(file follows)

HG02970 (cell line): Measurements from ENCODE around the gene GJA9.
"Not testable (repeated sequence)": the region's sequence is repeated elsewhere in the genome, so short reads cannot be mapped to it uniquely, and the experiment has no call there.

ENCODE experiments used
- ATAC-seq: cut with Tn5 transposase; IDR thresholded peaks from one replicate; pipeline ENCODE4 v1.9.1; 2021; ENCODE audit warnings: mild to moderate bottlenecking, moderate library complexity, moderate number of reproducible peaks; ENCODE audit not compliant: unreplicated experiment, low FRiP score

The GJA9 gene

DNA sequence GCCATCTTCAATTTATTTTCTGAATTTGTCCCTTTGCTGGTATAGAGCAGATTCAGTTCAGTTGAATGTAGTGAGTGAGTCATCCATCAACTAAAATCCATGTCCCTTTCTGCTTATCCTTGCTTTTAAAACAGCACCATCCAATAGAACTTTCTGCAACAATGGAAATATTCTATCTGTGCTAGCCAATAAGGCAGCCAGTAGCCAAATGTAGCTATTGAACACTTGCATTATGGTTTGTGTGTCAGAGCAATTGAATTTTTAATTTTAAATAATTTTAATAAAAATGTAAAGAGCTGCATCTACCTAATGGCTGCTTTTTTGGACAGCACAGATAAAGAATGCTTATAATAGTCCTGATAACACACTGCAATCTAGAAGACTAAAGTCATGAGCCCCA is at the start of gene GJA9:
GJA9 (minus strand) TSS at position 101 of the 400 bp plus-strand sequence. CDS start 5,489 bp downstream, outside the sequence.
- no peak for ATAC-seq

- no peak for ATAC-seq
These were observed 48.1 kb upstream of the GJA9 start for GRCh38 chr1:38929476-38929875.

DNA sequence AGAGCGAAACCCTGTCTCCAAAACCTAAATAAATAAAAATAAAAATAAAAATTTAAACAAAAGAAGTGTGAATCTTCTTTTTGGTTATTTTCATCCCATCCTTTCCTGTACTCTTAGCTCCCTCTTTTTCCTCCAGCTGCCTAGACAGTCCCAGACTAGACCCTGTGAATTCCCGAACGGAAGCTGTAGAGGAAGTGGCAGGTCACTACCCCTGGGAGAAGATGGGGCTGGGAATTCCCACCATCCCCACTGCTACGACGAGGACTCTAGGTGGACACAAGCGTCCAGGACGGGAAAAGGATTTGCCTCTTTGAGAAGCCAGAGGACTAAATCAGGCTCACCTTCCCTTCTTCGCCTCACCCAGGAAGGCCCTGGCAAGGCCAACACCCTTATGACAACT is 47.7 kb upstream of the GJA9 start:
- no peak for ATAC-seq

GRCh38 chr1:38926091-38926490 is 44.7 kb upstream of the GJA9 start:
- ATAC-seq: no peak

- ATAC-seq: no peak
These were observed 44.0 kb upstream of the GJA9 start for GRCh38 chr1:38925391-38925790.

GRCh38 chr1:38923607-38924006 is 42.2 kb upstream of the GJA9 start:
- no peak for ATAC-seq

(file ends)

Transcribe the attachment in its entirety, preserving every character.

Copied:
HG02970 (cell line): Measurements from ENCODE around the gene GJA9.
"Not testable (repeated sequence)": the region's sequence is repeated elsewhere in the genome, so short reads cannot be mapped to it uniquely, and the experiment has no call there.

ENCODE experiments used
- ATAC-seq: cut with Tn5 transposase; IDR thresholded peaks from one replicate; pipeline ENCODE4 v1.9.1; 2021; ENCODE audit warnings: mild to moderate bottlenecking, moderate library complexity, moderate number of reproducible peaks; ENCODE audit not compliant: unreplicated experiment, low FRiP score

The GJA9 gene

DNA sequence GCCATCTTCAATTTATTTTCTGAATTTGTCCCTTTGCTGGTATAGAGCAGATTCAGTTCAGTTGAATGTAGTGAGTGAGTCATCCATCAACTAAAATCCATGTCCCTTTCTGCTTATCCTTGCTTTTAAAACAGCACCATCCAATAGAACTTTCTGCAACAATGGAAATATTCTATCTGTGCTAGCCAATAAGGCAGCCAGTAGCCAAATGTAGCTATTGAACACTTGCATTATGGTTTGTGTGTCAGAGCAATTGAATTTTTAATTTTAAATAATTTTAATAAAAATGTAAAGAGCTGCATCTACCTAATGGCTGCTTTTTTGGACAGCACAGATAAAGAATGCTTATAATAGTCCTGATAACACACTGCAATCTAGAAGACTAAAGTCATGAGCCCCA is at the start of gene GJA9:
GJA9 (minus strand) TSS at position 101 of the 400 bp plus-strand sequence. CDS start 5,489 bp downstream, outside the sequence.
- no peak for ATAC-seq

- no peak for ATAC-seq
These were observed 48.1 kb upstream of the GJA9 start for GRCh38 chr1:38929476-38929875.

DNA sequence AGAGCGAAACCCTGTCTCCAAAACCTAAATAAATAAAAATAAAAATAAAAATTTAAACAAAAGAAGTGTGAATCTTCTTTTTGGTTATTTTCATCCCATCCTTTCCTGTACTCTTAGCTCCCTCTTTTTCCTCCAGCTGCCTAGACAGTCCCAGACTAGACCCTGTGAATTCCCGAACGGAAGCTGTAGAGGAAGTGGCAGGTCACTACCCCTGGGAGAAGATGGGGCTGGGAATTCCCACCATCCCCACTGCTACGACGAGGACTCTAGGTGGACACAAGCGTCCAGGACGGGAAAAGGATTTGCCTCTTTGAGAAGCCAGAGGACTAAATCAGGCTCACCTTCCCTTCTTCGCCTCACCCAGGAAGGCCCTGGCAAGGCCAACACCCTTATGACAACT is 47.7 kb upstream of the GJA9 start:
- no peak for ATAC-seq

GRCh38 chr1:38926091-38926490 is 44.7 kb upstream of the GJA9 start:
- ATAC-seq: no peak

- ATAC-seq: no peak
These were observed 44.0 kb upstream of the GJA9 start for GRCh38 chr1:38925391-38925790.

GRCh38 chr1:38923607-38924006 is 42.2 kb upstream of the GJA9 start:
- no peak for ATAC-seq